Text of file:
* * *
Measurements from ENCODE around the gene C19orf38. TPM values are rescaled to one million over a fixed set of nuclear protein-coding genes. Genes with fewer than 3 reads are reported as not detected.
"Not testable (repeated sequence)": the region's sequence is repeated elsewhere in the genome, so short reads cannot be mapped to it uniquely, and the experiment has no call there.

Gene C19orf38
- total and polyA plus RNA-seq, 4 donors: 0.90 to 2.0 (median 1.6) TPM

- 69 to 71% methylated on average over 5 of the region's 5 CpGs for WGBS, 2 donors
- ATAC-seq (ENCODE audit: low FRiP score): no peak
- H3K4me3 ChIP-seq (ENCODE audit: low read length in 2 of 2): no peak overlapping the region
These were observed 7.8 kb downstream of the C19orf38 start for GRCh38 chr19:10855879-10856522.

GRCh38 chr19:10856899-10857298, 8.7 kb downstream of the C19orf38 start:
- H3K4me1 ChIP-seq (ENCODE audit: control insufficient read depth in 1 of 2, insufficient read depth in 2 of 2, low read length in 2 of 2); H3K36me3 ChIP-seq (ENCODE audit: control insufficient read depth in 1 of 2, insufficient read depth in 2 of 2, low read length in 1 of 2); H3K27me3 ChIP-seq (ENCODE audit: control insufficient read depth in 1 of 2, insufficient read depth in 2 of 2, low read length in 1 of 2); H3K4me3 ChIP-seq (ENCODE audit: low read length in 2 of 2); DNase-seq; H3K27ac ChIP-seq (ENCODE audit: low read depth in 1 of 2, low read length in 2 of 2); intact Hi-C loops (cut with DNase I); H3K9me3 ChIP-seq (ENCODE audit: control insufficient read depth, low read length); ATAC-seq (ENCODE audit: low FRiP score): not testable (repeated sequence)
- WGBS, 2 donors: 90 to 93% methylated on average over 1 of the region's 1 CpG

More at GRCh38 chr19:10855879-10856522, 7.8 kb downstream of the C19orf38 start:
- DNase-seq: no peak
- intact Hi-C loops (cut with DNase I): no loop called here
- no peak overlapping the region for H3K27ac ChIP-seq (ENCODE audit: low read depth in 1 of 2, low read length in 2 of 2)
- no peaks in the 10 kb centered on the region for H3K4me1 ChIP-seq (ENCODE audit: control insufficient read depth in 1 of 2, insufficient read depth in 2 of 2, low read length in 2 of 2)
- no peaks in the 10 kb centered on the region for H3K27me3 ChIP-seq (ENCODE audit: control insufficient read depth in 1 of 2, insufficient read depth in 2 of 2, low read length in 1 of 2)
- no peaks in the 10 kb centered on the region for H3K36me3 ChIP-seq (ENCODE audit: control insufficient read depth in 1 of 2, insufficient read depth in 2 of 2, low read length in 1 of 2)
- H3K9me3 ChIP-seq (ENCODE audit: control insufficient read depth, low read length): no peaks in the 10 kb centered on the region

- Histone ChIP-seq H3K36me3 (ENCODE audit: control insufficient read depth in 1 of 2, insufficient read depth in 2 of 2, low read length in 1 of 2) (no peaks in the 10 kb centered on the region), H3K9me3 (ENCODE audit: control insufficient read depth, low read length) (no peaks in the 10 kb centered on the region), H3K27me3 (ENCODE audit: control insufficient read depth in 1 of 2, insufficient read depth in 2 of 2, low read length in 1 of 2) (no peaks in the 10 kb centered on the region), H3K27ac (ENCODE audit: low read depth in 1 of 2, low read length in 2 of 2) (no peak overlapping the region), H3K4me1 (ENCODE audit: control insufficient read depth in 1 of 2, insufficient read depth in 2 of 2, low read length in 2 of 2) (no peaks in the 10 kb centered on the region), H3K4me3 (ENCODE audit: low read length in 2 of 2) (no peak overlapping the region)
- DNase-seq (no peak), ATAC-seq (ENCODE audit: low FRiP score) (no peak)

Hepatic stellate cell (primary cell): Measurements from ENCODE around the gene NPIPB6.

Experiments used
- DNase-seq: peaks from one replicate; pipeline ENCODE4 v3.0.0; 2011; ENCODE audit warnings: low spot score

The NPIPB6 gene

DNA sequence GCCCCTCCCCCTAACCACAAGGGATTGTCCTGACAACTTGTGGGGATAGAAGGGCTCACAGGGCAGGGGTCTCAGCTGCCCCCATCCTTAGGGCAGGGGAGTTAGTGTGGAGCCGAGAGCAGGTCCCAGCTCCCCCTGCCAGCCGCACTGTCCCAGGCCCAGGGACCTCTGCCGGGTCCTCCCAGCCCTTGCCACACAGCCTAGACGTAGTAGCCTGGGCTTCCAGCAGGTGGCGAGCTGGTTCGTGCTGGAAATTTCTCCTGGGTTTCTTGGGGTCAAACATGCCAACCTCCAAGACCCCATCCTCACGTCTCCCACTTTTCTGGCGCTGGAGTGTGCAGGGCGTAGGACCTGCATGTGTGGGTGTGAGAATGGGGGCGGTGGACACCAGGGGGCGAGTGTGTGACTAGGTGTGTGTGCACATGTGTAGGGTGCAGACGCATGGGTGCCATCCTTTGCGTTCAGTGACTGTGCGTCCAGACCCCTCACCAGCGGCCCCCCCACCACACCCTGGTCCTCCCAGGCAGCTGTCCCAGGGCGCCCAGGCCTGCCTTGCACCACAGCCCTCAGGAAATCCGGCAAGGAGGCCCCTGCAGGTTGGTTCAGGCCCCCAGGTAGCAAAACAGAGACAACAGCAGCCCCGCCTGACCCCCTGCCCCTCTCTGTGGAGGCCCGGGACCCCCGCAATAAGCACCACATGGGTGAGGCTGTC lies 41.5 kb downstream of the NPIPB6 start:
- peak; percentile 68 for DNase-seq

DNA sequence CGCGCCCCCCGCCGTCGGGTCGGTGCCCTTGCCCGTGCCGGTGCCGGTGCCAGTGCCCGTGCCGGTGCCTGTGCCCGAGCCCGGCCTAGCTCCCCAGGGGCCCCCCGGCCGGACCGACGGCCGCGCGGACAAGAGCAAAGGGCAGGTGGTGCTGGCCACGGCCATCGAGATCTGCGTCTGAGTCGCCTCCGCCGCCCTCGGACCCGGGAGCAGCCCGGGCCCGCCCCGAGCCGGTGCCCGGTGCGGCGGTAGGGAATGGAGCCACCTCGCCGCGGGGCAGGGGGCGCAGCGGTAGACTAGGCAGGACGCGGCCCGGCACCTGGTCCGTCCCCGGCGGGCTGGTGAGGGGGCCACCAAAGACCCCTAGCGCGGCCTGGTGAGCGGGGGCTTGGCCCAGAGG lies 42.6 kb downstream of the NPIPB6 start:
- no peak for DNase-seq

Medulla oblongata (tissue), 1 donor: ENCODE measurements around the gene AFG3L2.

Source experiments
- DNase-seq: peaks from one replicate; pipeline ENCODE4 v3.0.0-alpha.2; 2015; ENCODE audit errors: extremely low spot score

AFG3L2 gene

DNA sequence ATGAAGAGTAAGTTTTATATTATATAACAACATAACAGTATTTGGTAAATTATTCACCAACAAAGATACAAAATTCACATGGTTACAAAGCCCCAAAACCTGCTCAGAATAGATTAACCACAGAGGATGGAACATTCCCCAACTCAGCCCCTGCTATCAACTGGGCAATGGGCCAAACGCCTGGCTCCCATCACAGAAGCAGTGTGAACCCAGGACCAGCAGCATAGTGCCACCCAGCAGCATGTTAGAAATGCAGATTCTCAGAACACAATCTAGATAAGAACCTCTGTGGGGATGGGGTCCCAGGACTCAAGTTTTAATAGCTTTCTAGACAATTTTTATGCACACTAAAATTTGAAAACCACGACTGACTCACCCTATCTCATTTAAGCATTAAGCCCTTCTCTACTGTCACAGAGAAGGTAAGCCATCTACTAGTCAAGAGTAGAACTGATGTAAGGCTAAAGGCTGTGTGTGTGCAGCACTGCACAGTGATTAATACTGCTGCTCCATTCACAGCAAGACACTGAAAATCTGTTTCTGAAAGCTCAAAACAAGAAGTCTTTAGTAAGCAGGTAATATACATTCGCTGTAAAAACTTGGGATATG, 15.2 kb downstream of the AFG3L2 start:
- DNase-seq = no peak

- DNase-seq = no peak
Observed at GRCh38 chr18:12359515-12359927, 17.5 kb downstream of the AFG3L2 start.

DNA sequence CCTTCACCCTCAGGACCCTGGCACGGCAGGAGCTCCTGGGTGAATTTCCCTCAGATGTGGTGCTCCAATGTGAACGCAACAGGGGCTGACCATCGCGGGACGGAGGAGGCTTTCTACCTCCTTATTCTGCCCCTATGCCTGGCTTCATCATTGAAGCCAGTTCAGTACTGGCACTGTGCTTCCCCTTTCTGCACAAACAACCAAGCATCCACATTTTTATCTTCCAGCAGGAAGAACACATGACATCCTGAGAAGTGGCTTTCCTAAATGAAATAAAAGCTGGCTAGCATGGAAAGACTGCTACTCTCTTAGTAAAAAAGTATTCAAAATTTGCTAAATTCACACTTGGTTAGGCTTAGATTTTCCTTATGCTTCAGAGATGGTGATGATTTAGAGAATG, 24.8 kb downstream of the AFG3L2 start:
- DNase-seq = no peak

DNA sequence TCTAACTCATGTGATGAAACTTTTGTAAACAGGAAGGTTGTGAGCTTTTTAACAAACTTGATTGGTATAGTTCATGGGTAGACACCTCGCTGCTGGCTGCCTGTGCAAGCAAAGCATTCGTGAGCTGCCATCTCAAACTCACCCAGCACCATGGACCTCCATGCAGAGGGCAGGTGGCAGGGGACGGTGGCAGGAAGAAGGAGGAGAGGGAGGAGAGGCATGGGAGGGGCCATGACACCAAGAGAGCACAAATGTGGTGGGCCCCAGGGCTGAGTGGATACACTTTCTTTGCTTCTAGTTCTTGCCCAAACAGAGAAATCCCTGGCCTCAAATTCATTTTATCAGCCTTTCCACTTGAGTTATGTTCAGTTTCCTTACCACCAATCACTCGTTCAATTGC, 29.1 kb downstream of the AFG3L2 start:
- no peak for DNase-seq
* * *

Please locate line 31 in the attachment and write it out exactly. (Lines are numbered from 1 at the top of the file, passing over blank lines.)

Source experiments